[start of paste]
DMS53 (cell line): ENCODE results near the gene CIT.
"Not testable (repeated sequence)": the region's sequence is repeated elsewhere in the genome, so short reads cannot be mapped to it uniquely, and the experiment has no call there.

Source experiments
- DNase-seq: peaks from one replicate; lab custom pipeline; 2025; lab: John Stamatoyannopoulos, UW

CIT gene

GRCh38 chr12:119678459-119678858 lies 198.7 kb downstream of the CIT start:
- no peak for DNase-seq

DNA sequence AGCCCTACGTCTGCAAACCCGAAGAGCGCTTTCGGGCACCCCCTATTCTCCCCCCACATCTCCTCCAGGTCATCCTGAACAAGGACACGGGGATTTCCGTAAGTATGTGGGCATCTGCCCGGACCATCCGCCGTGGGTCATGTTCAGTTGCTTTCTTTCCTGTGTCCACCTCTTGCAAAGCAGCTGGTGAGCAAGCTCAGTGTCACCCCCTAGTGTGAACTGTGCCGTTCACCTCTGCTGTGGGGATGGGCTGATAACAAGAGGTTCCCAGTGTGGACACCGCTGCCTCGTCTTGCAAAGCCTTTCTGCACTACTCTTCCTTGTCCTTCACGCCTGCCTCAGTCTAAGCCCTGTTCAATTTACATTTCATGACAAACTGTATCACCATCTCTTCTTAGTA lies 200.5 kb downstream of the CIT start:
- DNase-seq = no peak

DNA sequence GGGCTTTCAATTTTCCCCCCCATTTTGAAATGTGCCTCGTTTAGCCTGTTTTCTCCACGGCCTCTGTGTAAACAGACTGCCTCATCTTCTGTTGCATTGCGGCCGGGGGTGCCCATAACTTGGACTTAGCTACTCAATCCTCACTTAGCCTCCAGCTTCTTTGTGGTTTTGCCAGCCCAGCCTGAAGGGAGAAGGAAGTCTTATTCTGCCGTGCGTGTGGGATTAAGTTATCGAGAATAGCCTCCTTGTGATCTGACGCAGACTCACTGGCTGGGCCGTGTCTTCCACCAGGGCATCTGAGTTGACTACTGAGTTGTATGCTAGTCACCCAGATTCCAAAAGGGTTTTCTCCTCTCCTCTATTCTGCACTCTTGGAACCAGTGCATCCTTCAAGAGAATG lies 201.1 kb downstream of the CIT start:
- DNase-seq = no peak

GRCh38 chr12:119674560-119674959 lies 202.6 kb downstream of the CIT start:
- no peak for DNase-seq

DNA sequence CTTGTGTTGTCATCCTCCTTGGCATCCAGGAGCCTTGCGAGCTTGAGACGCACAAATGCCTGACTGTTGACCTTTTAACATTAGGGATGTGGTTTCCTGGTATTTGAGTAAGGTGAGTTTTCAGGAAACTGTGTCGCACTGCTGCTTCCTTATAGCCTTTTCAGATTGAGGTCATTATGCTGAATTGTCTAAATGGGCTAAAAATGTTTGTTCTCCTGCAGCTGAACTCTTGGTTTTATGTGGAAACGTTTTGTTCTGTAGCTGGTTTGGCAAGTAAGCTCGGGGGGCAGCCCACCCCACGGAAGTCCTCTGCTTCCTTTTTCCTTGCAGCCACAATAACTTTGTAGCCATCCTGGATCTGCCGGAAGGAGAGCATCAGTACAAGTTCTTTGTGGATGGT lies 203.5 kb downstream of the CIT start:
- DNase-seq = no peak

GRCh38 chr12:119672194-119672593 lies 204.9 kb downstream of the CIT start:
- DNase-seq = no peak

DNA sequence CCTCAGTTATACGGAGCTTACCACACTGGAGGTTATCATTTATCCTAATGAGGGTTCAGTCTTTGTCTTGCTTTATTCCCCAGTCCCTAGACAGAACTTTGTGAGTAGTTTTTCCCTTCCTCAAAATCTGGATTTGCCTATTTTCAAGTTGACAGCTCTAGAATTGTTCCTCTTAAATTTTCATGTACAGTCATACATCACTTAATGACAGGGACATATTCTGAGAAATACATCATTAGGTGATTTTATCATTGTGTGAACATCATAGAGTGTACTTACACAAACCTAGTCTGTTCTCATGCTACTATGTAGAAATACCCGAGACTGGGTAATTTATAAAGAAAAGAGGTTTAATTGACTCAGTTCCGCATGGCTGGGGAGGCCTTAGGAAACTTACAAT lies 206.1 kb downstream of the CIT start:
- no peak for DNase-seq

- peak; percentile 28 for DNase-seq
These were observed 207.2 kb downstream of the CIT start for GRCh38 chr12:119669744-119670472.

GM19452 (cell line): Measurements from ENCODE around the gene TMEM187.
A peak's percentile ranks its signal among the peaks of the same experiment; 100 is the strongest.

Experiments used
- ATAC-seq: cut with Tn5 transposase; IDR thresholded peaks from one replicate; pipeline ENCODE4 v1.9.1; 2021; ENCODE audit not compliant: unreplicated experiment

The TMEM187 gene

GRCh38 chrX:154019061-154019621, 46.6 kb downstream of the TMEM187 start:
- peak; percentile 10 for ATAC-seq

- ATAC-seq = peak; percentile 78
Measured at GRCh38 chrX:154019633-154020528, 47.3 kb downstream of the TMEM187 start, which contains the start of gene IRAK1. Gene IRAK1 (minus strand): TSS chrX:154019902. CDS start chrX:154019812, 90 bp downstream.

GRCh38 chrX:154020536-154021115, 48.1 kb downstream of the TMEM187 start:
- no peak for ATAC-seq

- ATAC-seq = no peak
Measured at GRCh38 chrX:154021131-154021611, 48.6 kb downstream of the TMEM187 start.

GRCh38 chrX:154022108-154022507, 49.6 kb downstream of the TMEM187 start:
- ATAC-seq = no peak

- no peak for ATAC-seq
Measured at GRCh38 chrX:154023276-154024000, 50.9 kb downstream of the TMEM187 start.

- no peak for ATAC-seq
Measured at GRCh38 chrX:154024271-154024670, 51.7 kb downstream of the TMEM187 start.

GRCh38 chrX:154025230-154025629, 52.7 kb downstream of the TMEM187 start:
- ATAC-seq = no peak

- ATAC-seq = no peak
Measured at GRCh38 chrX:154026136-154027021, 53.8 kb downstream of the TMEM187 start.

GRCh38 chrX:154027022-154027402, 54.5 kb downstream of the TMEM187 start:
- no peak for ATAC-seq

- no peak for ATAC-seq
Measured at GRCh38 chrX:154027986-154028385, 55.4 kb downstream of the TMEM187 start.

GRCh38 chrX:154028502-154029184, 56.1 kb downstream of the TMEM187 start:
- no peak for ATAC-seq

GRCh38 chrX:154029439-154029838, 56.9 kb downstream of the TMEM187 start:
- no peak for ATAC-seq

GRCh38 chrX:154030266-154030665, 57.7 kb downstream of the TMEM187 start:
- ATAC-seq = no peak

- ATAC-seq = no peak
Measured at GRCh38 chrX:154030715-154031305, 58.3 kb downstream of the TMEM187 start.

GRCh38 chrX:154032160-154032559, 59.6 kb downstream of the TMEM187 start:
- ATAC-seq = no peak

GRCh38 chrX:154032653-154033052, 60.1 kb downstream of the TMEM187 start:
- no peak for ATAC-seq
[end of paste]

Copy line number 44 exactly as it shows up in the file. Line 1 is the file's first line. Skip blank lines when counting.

Measured at GRCh38 chrX:154026136-154027021, 53.8 kb downstream of the TMEM187 start.